7. I was a crappy student in high school, lazy and sometimes badly behaved. Got it together as a senior and acted more or less human and serious–bar stupid young male tendency to answer too many questions, behavior I remember with great embarrassment–in college. I also worked hard and did consistently well. And then fell apart in the first year of grad school and had to relearn all that discipline . . .


  8. I was a middling student in High School. I almost flunked Chemistry, Geometry and Trig. (God, I was awful in Geometry, writing those proofs was hell, I still don’t get it). I earned ‘A’s in History and Religion classes sometimes in English.

    I was a better student in College, but I sure as heck had a hard time making it to my eight o’clock classes. I had an epiphany after I talked to the TA about why I had done poorly on a midterm. She said something in a kind, but straightforward manner – To earn a better grade I had to use the readings in the exams. Boy, that was eye opening, because nobody had ever told me that! That one brief discussion made me a better student. I actually did more of the readings and did better in the class. Obvious in retrospect, but not self-evident at the time.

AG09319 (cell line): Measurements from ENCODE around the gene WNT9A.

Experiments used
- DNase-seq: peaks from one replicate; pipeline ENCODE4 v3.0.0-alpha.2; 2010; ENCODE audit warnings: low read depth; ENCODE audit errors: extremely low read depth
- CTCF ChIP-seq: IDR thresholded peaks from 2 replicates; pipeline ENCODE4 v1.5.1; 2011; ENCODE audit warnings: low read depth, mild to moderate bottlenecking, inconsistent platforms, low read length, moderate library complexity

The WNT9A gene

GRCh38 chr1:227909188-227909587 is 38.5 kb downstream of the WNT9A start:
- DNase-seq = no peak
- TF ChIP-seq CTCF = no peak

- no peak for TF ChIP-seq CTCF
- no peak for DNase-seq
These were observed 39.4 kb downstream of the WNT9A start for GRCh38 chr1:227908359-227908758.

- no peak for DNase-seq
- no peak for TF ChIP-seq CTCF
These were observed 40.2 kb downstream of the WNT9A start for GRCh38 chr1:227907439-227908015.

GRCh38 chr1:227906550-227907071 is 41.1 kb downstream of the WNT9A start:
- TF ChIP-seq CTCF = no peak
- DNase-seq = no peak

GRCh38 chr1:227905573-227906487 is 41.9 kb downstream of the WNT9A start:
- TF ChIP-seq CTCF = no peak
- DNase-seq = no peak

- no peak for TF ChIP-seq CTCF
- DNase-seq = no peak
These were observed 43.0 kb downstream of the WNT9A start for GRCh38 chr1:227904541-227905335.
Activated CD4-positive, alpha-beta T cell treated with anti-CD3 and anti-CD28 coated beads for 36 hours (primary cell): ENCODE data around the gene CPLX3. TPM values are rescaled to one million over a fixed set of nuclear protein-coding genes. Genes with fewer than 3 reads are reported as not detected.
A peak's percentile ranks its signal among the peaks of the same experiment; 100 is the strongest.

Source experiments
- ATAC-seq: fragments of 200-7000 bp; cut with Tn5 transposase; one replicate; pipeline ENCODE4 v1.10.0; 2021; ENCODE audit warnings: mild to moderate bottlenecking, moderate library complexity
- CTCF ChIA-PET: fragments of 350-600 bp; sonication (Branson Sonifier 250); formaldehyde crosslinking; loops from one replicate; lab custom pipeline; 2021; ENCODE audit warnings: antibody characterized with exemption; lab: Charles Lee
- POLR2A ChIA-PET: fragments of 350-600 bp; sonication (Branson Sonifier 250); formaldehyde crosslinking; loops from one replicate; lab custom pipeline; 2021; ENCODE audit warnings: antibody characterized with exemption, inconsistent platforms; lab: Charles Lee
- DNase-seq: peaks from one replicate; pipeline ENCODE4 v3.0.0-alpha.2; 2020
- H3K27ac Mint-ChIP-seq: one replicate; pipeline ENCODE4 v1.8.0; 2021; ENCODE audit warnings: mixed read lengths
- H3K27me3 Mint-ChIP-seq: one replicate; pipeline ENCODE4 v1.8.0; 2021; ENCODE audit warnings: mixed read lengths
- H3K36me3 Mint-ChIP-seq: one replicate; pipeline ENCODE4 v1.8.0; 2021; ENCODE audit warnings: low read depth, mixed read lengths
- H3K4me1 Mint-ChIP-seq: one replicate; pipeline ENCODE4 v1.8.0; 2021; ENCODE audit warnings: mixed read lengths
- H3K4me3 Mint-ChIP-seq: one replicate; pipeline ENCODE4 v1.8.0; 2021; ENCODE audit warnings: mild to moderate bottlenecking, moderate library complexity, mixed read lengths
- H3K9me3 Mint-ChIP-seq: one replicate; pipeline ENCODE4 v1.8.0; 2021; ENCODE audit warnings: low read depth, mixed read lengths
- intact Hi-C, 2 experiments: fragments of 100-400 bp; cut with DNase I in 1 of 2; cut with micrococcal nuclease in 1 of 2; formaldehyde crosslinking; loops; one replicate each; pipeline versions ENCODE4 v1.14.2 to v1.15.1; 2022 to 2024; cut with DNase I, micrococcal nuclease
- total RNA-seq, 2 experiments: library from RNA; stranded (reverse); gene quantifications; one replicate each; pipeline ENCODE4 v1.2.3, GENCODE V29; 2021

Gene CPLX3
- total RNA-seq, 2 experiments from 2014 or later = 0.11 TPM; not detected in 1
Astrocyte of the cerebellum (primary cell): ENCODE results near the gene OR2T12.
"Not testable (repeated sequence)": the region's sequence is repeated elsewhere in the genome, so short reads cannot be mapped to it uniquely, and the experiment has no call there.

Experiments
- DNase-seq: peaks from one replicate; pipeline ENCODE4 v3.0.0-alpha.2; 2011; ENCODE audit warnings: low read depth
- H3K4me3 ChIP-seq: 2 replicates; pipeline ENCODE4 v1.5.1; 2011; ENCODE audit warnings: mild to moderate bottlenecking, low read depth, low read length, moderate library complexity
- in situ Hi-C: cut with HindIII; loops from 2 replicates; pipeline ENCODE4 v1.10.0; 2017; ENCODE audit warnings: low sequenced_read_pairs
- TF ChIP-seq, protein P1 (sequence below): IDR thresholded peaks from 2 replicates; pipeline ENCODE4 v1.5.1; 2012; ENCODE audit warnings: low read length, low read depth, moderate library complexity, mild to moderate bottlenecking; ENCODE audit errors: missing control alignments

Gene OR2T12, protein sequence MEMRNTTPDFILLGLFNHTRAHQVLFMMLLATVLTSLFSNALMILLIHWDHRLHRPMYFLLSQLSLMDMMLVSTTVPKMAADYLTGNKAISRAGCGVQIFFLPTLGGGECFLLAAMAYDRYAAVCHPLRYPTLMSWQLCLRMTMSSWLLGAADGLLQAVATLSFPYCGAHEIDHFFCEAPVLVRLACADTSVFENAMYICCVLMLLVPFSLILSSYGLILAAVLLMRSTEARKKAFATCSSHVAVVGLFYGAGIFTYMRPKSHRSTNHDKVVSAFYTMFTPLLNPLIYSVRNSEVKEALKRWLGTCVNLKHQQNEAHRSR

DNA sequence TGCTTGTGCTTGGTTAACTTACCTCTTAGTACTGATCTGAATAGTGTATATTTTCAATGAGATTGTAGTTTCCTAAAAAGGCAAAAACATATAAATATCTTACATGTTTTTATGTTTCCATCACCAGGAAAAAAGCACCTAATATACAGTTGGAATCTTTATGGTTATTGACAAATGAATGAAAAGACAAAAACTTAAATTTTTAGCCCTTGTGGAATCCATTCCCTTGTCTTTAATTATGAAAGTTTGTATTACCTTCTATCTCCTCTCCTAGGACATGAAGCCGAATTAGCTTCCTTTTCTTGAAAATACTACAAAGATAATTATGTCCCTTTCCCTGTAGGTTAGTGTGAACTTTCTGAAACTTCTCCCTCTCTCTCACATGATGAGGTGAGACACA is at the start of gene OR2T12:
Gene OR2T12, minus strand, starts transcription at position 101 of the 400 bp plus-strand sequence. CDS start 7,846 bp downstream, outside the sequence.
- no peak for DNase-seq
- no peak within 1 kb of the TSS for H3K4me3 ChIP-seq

I had a great time in my upper division and even the lower division history classes, but sometimes struggled in the general education courses. I remember particularly hating one sociology class. In retrospect, most of this, 90% of it, was rank immaturity on my part. There were somethings the instructors could have done better, like rubrics and better assignment sheets. But that was the 1980s.

    I try to remember my own immaturity when teaching students at Woebegone State University.


  9. I hated math class — 8:00 on the other side of campus — and completely ignored the instructor when I bothered to show up at all. I could have gotten extra credit for handing in the homework, but I never even bothered. My grade reflected it. At the time I blamed the instructor, but now I know how obnoxious I was.

    I don’t blame the students I have now, especially in my core requirement courses. I just try to keep them reasonably entertained as they sit there with no pens or notebooks (attendance is required at my school). And as a history prof, telling funny and sometimes pathetic stories tends to keep them happy.